Tuesday 20 August 2019

'My parents can't wait to get to Limerick'

Kiwi scrum-half loving life at Leinster – and he says Thomond clash will be highlight of mother and father’s trip to Europe

Leinster's Jamison Gibson-Park, centre, during their captains run at the RDS Arena in Dublin. Photo by Ramsey Cardy/Sportsfile
Leinster's Jamison Gibson-Park, centre, during their captains run at the RDS Arena in Dublin. Photo by Ramsey Cardy/Sportsfile

Marcus Ó Buachalla

In the blink of an eye Jamison Gibson-Park has been 15 months at Leinster. It seems like only yesterday that he was winning a Super Rugby title with the Hurricanes before landing on these shores.

"It's flown by but I think that's a reflection on how well it's gone really," says the Auckland-born scrum-half who spent the first ten years of his life on the Great Barrier Island. "I'm enjoying my footy but the girls are also thriving here - they have their own circle of friends that they can hang out with - so when things are going well at work and then also at home, it tends to look after itself."

The girls - partner Patti and daughter Isabella - will soon be joined by his parents who are visiting for Christmas. A special time for all. "It will be lovely having Mum and Dad around. We don't think we'll do a traditional New Zealand Christmas either," says Gibson-Park.

Trimmings

"We're thinking of going Irish on it and very traditional so turkey and ham and all the trimmings. It will be very special for them spending time with Isabella and all that madness.

"That's the other positive about coming to play with Leinster - the opportunity for family to use us as a base and then to visit other parts of Europe. So they can't wait."

Tara and Billy will stay with them over the festive period but before they look to explore other parts of Europe, there is one spot on the bucket list: Limerick.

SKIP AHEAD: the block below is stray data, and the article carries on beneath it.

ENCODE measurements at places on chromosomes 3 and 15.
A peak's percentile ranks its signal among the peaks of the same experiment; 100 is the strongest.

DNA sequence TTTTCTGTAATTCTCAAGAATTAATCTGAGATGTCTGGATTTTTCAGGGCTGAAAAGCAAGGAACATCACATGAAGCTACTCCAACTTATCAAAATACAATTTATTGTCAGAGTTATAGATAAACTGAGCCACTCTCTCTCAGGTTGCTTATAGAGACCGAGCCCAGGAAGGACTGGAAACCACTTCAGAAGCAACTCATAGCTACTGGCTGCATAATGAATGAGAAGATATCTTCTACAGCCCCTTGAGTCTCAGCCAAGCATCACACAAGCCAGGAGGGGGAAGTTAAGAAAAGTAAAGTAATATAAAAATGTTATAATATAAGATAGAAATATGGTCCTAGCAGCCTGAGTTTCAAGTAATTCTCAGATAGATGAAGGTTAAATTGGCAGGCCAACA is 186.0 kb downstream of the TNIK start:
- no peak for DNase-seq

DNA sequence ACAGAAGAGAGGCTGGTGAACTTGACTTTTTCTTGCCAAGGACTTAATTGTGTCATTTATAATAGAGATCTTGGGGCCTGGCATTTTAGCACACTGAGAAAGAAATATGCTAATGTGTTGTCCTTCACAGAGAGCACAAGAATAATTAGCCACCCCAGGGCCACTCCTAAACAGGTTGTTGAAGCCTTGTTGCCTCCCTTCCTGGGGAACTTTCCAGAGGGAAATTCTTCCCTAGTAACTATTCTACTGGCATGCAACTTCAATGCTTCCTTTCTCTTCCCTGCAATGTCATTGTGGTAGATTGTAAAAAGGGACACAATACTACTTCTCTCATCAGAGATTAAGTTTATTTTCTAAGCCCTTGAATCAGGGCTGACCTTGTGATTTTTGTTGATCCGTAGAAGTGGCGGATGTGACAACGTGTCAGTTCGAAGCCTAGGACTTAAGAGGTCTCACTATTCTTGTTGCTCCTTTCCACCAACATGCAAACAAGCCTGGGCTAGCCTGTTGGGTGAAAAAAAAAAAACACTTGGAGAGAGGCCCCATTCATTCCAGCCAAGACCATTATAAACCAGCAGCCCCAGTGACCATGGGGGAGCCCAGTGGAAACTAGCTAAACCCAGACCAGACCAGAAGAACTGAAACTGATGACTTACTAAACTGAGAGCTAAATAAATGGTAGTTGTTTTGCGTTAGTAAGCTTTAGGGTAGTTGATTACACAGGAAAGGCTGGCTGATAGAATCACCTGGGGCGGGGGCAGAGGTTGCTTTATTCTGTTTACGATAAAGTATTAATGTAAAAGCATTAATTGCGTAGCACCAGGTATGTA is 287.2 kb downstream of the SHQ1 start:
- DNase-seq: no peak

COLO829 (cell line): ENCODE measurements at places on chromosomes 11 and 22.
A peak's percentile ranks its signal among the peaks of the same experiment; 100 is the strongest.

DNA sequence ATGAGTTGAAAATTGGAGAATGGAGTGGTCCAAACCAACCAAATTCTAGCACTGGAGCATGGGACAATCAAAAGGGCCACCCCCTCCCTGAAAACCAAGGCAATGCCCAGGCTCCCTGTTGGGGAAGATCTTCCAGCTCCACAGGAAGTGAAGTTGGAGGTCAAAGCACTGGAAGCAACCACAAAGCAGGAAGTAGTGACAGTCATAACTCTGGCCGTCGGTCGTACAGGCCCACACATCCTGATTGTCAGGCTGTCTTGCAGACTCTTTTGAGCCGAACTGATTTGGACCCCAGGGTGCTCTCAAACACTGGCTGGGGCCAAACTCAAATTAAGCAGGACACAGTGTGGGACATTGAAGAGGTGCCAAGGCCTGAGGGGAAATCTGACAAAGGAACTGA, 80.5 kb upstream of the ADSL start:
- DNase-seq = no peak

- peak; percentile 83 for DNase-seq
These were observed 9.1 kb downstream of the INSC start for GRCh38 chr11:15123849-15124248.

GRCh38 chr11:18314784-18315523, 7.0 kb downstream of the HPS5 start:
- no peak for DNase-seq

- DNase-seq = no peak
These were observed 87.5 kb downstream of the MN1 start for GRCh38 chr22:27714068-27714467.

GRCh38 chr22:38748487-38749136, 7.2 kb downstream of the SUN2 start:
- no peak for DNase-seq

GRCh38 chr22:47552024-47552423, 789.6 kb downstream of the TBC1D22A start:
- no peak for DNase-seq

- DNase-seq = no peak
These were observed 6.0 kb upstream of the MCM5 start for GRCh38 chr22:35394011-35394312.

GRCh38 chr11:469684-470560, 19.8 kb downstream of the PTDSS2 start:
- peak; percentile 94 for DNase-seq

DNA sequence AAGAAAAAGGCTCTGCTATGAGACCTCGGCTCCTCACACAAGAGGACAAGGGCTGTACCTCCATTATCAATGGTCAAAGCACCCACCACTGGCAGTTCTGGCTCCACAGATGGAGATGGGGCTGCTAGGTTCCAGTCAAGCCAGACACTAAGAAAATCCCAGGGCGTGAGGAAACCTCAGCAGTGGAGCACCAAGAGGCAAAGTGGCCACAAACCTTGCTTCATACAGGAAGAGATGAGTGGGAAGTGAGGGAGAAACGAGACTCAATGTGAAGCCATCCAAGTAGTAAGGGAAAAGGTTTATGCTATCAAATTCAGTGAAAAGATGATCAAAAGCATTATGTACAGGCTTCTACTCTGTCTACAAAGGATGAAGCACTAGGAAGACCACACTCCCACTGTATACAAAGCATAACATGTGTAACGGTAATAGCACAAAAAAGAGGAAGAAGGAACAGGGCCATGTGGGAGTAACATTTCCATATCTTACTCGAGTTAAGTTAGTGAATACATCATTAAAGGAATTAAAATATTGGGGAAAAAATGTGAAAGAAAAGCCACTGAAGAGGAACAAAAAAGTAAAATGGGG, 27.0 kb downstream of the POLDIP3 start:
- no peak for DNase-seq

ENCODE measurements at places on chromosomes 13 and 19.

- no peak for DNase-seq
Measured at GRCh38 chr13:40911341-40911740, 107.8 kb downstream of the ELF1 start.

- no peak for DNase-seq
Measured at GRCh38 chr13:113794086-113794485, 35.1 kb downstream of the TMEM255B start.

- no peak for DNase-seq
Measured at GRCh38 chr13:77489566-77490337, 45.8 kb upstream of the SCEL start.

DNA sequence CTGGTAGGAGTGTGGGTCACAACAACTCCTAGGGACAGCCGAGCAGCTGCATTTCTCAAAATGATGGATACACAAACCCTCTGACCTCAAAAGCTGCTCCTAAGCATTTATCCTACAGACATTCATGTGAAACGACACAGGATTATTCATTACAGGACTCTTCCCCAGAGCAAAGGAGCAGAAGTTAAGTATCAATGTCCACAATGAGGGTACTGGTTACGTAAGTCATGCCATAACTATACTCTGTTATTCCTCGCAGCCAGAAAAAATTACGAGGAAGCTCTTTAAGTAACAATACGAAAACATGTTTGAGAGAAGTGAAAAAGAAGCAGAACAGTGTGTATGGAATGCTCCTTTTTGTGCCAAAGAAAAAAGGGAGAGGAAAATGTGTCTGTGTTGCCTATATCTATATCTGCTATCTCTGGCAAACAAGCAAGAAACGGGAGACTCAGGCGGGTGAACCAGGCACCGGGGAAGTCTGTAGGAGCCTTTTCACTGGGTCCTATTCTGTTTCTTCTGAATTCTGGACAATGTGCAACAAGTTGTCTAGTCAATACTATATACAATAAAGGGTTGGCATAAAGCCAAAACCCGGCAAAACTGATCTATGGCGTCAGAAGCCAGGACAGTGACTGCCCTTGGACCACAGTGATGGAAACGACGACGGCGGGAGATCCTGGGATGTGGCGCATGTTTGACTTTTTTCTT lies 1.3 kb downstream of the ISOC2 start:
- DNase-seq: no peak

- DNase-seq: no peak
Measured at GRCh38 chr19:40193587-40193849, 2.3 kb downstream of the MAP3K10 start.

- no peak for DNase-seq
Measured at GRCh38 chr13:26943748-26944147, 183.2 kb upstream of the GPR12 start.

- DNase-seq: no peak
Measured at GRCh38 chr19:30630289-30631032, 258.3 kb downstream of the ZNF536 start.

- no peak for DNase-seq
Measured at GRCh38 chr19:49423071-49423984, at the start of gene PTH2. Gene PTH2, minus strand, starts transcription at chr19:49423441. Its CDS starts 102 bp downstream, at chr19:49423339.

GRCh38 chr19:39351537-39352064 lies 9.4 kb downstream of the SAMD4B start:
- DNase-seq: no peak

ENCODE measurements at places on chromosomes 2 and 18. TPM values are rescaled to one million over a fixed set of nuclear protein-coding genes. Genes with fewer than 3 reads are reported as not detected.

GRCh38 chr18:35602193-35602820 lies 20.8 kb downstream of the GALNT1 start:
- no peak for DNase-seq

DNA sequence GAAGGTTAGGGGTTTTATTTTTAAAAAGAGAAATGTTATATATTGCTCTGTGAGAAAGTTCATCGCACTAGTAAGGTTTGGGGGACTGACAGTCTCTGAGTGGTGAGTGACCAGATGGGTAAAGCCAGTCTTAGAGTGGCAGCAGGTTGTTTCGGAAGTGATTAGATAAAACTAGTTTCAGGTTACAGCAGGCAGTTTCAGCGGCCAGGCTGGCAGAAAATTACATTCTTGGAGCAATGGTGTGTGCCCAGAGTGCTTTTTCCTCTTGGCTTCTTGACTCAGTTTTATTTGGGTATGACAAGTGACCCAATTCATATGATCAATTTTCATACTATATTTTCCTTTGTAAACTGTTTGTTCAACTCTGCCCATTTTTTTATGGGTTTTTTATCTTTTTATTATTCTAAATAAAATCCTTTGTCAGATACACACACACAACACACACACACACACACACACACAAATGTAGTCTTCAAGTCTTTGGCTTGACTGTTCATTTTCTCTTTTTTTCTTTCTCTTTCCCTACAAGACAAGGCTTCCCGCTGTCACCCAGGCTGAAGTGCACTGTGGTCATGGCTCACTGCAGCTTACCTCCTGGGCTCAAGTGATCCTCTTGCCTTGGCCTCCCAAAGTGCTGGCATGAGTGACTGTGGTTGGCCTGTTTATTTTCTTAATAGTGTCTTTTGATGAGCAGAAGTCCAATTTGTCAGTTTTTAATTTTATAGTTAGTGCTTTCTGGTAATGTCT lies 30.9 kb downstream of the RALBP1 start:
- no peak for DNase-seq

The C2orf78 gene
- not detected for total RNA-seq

"Playing Munster in Thomond Park is just one of those fixtures, isn't it? Steeped in history and tradition," says Gibson-Park.

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"The rivalry goes way back and the atmosphere and the energy that is generated is pretty unique so I'm sure they'll get to the RDS and will experience that buzz, but Limerick on December 26 is on the list too."

Time enough to plan for their arrival and time enough to worry about the turkey. Right now it's a different animal altogether that is occupying his thoughts as the Dragons roll into town tonight.

"What I've seen from them last season to this season is huge improvement," says Gibson-Park. "Okay, maybe the end result hasn't gone their way in some of the games but look at the way Bernard Jackman has them set up.

"You now have to work really hard to break them down - go to the 60, 70 or even 80th minute to get the result, and that was the case over there earlier this season where we really had to work hard to earn the right to play the ball.

"We've had such a gap now back to the last game that this game can't come quick enough. We all just want to get out there at the RDS and to experience that buzz again."

Gibson-Park admits that the autumn break came at a good time and reflects with quiet satisfaction on that opening block of games.